Know your limits, replenish your fluids and salts. Even though they look kooky, a hat and rashguard can make a big difference when you’re surfing those high-noon sessions in the sizzling sun.
Do you remember the first wave you caught?
When I started surfing, I got my butt kicked. I swam competitively in high school and college but I remember flailing around in del Mar the first few times I went out and not even making it past the breaking waves. I was exhausted after an hour. I thought I’d been catching waves for five or six months but I’d been riding the breakwater. I remember that day, finally dropping into the pocket and riding along the face of the wave before it had broken. A lightbulb went off and i was like “hmmm...now that’s a wave!”
Faye Lee’s Top 5 Surf Spots
1. New Zealand, wide range of waves with good consistency, easy to travel from one side of the country to the other and follow a swell, great roads, beautiful landscapes that change everytime you turn a corner, lots to do when there’s no surf
2. Indonesia, a surfer’s mecca, super consistent, great quality, wide range of warm water waves, there’s something for everyone wave-wise, and it’s inexpensive
3. Puerto Rico, a winter haven for east coasters—a cheap 3-hour redeye flight on JetBlue puts you five minutes from one of their best breaks just in time for the dawn patrol session, lots of waves to choose from, 80 degrees in the water while there’s snow on the ground in New York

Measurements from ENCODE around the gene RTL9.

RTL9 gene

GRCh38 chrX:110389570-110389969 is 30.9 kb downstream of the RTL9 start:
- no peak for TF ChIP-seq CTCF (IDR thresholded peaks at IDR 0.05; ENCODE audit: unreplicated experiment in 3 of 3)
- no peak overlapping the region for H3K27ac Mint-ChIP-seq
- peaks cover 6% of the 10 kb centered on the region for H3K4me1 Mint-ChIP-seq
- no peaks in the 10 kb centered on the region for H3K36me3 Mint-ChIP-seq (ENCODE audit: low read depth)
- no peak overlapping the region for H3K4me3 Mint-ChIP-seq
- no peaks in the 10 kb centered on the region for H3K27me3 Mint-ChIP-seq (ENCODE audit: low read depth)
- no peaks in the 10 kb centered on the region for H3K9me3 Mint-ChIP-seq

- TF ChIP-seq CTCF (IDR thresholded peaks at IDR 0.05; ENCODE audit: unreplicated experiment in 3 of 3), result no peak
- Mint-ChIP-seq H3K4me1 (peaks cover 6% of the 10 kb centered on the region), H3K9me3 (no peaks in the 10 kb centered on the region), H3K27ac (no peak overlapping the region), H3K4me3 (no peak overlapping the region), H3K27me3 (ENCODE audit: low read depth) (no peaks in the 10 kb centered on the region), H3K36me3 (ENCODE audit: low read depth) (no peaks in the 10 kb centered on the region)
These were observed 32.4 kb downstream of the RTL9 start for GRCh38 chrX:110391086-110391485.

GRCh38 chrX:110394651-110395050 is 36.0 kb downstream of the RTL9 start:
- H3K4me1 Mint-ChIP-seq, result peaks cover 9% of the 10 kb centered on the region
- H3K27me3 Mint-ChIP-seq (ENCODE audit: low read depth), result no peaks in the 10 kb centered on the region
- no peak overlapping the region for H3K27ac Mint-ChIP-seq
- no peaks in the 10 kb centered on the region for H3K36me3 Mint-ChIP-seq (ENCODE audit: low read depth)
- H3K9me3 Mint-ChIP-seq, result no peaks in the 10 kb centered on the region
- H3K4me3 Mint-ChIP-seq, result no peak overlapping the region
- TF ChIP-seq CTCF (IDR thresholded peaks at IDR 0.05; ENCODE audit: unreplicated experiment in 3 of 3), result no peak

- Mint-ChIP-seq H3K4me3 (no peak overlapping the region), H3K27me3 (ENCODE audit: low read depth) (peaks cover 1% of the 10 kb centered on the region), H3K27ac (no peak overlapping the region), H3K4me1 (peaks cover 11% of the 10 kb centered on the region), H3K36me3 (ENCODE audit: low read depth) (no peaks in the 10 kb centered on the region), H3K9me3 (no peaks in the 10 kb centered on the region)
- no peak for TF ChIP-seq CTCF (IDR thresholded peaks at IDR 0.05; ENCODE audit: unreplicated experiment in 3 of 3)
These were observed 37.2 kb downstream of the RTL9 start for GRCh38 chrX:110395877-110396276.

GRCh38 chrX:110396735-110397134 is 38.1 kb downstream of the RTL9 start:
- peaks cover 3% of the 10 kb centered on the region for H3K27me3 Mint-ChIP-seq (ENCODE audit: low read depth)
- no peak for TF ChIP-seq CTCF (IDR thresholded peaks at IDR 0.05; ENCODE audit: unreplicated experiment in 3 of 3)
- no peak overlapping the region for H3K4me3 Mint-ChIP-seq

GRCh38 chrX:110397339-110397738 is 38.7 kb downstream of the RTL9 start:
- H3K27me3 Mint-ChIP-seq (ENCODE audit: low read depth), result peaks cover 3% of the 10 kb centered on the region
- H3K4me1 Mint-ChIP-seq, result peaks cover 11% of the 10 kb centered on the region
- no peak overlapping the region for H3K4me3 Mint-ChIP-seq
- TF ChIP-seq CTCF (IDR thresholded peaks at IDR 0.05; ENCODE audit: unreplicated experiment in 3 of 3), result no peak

4. Maldives, difficult to do on a budget (resort or charter boat style only), but the waves are consistent and really playful and you can try out new maneuvers without too much consequence (it’s mostly soft reef), all you can eat buffets are the norm at most resorts, it’s always nice to spoil yourself once in a while. great for couples.
5. El Salvador, quick and easy trip from the States, catches the most swell in Central America, consistent, warm water, uncrowded, five or six different waves within a half hour’s drive, good roads (far better than Costa Rica!)
Faye Lee’s Travel Tips
When stalking the next great wave, Dr. Lee carries an extensive medical kit of antibiotics, sutures to stitch wounds and splints for broken bones. But here’s what she says the average adventurer should have.
• Powdered gatorade. Replaces fluids and electrolytes after marathon surf sessions in the sun, but also great for preventing & treating dehydration when you’ve got the stomach bug.
• A big tube of triple antibiotic ointment. For those inevitable cuts and scrapes you get from the reef.
• A big tube of hydrocortisone cream. Takes care of those itchy, sleepless nights after you’ve been nailed by the mosquitoes, sandflies or jellyfish.
• Duct tape. Good for everything from fixing minor dings on your board, to helping you secure your mosquito nets, to bandaging up minor wounds...best to keep those wounds covered with a bit of ointment and gauze, especially in the tropics where wounds take longer to heal and tend to fester a bit more in the humidity.
• For fun, don’t forget an iPod, odwalla bars and some good books. Also, befriending the locals can make or break a trip. Before I came to Indonesia, I went to the Goodwill and picked up a bunch of t-shirts for the locals. I brought chocolates for the kids and scooby snacks for the dogs.In the water, the same rules apply everywhere...just show your respect. don’t paddle around people in the water or drop in. And if you do… apologize.